Weber goes as far as saying he sees school food programs as competing with local fast food chains. “The most expensive thing in a restaurant is an empty seat, and the most expensive thing in a school environment is a student not eating our food, because our overhead remains the same,” he said.
The Challenge of Reform
In Minneapolis, however, Weber has been able to successfully eliminate selling processed foods made by outside vendors in schools for two reasons.
First, he said, he benefits from the fact that 60 percent of the district qualifies for free or reduced-price meals. This allows him to take advantage of more federal and state programs and subsidies compared to wealthier districts.
Second, he’s cut costs primarily by switching to scratch cooking, since unprocessed ingredients are much cheaper, even after considering the higher cost of labor.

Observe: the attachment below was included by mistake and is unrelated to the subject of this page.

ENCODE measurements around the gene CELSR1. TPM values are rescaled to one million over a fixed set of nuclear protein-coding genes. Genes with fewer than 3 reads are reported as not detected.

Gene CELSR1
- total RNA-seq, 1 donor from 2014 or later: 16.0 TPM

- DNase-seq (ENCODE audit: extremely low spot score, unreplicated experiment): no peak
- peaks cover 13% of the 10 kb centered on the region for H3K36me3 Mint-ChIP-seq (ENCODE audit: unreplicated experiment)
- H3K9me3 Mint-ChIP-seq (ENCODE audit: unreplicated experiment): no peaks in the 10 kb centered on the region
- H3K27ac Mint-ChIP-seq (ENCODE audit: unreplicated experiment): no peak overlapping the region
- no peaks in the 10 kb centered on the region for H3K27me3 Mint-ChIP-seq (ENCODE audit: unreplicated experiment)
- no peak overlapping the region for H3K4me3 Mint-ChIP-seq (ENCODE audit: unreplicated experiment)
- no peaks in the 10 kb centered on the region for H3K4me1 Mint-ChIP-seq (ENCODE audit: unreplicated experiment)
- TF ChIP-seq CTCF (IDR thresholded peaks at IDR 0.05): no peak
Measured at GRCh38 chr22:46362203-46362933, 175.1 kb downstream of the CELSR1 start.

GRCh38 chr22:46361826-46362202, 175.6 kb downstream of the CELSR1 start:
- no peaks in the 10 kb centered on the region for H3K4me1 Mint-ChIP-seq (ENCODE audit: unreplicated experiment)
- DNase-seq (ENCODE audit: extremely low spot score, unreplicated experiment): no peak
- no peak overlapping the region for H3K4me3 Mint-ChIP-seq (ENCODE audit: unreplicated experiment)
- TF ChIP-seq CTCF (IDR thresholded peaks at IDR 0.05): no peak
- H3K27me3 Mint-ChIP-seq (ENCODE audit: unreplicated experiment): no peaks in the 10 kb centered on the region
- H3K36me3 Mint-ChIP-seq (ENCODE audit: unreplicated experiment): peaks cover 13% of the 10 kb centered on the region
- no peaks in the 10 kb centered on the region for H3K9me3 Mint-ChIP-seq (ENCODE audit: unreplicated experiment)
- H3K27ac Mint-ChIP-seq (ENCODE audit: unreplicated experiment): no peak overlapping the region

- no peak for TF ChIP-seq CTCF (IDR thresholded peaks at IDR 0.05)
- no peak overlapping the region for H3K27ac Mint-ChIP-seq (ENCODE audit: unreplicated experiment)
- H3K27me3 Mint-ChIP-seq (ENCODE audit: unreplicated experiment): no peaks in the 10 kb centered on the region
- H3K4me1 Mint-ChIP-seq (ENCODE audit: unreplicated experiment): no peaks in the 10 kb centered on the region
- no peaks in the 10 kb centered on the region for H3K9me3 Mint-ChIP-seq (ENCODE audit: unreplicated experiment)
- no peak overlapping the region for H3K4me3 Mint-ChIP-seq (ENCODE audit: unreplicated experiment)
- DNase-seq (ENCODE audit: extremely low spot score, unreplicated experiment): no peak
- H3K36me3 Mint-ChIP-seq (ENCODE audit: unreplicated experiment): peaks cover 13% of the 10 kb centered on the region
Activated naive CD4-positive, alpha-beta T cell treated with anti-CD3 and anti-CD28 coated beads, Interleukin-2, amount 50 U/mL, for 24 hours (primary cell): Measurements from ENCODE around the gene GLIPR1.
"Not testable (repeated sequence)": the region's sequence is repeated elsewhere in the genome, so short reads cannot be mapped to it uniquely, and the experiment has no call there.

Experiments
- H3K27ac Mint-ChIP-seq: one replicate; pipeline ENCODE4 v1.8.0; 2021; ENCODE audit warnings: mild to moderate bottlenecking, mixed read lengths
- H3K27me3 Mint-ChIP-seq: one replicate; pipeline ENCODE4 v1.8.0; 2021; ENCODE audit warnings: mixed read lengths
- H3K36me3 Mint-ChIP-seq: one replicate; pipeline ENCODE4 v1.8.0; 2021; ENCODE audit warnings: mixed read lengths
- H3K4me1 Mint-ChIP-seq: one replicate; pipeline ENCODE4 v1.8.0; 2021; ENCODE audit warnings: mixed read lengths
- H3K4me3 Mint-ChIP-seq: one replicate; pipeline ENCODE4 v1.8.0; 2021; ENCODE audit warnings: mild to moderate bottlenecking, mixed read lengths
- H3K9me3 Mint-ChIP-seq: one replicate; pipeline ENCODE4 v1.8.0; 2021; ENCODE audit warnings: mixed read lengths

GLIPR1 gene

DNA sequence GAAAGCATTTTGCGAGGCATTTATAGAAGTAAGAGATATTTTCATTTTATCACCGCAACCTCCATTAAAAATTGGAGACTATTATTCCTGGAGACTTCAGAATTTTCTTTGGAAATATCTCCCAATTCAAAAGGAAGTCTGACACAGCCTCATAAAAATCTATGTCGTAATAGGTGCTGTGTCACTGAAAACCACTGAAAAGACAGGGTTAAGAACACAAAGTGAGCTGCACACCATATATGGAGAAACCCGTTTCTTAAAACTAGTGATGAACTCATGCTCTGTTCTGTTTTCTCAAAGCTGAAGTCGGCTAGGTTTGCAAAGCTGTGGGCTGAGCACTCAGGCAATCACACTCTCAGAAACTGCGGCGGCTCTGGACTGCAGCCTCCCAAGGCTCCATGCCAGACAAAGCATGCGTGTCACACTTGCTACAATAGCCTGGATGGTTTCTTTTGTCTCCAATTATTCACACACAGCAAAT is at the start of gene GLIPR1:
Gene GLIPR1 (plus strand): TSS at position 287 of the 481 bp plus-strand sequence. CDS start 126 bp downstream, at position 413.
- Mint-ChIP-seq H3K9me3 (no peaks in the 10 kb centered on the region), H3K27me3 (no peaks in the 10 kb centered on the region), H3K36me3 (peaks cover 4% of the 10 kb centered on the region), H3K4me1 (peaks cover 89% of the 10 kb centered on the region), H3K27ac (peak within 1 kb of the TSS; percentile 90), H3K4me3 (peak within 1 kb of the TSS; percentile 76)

Scratch cooking is at the base of Cooper’s reforms, too. She cut food costs by switching to buying whole foods and applied a smart solution to the associated higher labor costs: centralized production. “If you’re trying to cook in every school, payroll costs are high,” she said. In Boulder, where the district includes more than 50 schools, she transitioned to having meals prepared and cooked in just three kitchens. She’s currently working with the district to build a separate facility that will further consolidate the cooking to one central location.
Weber, on the other hand, has worked with MPS to allocate significant capital into building kitchens in schools that didn’t have them. He has gone from zero kitchens five years ago to 36 today, and he expects to have 48 by next year. “I personally was successful in elevating the importance of quality food and a quality eating environment with the school board and community,” he said.